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Science Forum

Science Forum

  1. 29 Jun '11 10:04
    Is it actually possible to use DNA from fossil / remains of extinct species such as the Tasmanian Tiger (/http://en.wikipedia.org/wiki/Thylacine) or the Mammoth and regenerate the animal?
    When they can clone sheep, why hasn't someone tried this?
  2. 29 Jun '11 11:05
    DNA degrades over time. Also, when you clone a sheep the embryo is inserted into a sheep's womb, which obviously requires a live sheep.
  3. 29 Jun '11 11:42
    If you could get a workable piece of DNA, couldn't we use an ordinary tiger or wolf's womb?
    I imagine some DNA, especially of the Mammoths would be available from the frozen Artics. I remember reading a newspaper article of a baby mammoth found frozen in the ice.
  4. 29 Jun '11 12:14 / 1 edit
    Originally posted by shahenshah
    If you could get a workable piece of DNA, couldn't we use an ordinary tiger or wolf's womb?
    I imagine some DNA, especially of the Mammoths would be available from the frozen Artics. I remember reading a newspaper article of a baby mammoth found frozen in the ice.
    Tigers and wolves are quite different from Tasmanian tigers, genetically. They just look alike because they fit in a similar niche in their habitat, but evolved seperately. So I very much doubt it would work, even in the highly unlikely case that the correct DNA sequence would be found.

    I wouldn't say that it's fundamentally impossible, though. And I'm not a biologist, so...
  5. Standard member sonhouse
    Fast and Curious
    29 Jun '11 15:45
    Originally posted by KazetNagorra
    Tigers and wolves are quite different from Tasmanian tigers, genetically. They just look alike because they fit in a similar niche in their habitat, but evolved seperately. So I very much doubt it would work, even in the highly unlikely case that the correct DNA sequence would be found.

    I wouldn't say that it's fundamentally impossible, though. And I'm not a biologist, so...
    I understand they are trying to do something like that but from a modern perspective, that is to say, taking modern DNA like in a chicken and inserting changes to slowly bring back the original DNA of the chicken, which is a dinosaur. I think the real work is being done on elephants to bring back the Mastodon but the theory would be the same.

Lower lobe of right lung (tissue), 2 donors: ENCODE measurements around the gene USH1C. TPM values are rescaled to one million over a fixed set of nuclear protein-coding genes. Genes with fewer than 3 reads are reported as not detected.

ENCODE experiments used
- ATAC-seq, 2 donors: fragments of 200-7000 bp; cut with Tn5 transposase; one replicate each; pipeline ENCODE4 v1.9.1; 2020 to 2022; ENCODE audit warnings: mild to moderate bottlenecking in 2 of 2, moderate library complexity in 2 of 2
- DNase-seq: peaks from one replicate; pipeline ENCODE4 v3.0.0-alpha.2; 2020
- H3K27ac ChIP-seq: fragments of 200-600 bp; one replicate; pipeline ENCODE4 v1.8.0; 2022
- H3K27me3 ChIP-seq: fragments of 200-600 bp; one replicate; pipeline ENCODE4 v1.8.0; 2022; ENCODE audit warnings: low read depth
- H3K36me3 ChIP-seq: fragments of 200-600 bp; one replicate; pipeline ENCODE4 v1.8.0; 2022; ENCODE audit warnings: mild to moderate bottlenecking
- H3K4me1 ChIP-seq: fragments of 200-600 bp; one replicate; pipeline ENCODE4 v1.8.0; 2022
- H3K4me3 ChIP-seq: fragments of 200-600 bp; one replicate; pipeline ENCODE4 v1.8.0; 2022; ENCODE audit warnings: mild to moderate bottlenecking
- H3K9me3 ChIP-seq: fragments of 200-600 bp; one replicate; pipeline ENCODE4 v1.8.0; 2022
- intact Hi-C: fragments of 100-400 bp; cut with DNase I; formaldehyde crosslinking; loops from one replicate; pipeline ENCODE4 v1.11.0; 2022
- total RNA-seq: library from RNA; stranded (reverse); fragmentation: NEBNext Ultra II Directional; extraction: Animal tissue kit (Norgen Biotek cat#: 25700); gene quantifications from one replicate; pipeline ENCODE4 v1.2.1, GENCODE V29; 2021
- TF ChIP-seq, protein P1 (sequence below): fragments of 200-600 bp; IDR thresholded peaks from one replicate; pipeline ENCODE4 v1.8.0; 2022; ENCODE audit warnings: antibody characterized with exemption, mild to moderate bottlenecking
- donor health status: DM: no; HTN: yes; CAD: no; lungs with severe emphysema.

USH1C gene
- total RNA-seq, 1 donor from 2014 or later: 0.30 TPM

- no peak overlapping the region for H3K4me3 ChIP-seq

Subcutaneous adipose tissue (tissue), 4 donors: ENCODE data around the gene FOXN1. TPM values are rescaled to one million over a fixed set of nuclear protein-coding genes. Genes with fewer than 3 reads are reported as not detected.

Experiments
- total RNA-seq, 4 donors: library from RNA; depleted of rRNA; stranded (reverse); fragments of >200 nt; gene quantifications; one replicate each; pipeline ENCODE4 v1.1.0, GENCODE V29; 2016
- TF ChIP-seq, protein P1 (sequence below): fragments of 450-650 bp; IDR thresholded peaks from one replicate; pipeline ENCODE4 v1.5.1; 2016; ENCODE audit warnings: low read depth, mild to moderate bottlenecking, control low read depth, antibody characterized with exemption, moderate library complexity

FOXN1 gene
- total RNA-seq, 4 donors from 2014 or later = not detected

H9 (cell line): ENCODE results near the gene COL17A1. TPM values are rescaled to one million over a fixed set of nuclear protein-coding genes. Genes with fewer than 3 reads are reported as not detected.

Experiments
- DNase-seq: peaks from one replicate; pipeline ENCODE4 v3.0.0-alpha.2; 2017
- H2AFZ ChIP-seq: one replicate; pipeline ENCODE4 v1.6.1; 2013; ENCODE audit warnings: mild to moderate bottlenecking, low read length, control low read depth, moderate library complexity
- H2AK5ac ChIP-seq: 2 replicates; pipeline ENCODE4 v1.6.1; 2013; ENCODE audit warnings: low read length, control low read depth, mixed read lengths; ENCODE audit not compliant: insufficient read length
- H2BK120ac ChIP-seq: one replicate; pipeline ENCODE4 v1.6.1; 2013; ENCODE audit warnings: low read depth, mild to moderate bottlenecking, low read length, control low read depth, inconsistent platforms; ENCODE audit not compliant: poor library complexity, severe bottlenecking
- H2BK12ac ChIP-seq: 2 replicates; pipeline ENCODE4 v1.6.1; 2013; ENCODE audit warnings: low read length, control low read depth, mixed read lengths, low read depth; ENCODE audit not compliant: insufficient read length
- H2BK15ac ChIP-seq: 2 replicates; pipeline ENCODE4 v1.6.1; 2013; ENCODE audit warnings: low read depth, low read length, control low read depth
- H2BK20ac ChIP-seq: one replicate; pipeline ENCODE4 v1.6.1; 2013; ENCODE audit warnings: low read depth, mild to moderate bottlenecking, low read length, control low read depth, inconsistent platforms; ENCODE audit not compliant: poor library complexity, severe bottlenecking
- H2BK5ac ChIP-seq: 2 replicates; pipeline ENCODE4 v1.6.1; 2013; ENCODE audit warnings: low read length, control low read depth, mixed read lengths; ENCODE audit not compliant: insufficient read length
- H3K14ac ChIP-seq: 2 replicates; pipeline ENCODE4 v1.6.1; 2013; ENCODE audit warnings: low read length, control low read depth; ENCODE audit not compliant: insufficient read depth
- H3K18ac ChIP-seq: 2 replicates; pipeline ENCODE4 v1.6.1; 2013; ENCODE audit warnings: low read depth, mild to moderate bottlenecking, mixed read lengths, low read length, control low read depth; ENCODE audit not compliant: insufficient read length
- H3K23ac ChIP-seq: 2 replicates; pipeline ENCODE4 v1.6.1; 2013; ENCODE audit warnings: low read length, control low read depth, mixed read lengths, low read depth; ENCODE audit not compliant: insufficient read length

6. 29 Jun '11 20:01
    Originally posted by shahenshah
    When they can clone sheep, why hasn't someone tried this?
    Cost possibly? If we aren't willing to spend enough to keep current species alive, why would we spend even more trying to re-erect extinct species?
  7. 30 Jun '11 08:26
    To : KazetNagorra.
    I read in Wiki that the nearest species to a Tasmanian Tiger is the Tasmanian Devil and the Numbat. Possibly these would serve as a embryo carrier /incubation chamber /womb.

    To: Twhitehead
    It would be good to resurrect extinct species as
    1) it is part of our heritage... for our children to see
    2) we are all linked somehow. If the top predator of a food-chain goes extinct there are bound to be repercussions to the environment and to us.
    3) Efforts are going on to conserve existing species but just because there is a lack of funding doesn't mean we have to do away with preservation of extinct or dying species. There are alternative solutions.
    4) The Tasmanian devils population was estimated at 20,000 - 40,000 in 2006 but now they are dying out due to an infectious cancer which has a 90-100% fatality rate. The genome of a pair was recently documented. The spin-offs may help to fight cancer in humans too. Check out this site....
    http://www.news-medical.net/news/20110630/Genes-in-Tasmanian-Devil-give-new-hope-to-children-with-cancer.aspx
  8. 30 Jun '11 15:25
    Originally posted by shahenshah
    To: Twhitehead
    It would be good to resurrect extinct species as
    I am well aware that it is good to resurrect extinct species (and preserve existing ones), I was just pointing out that if we cant find funding to protect what we have, who is going to provide funding for resurrecting what we have already lost?
  9. 30 Jun '11 21:01
    Originally posted by shahenshah
    Is it actually possible to use DNA from fossil / remains of extinct species such as the Tasmanian Tiger (/http://en.wikipedia.org/wiki/Thylacine) or the Mammoth and regenerate the animal?
    When they can clone sheep, why hasn't someone tried this?
    DNA does degrade, like everything else, so it would have to be a very well preserved sample.
    In order to clone something, you would need the entire DNA sequence intact.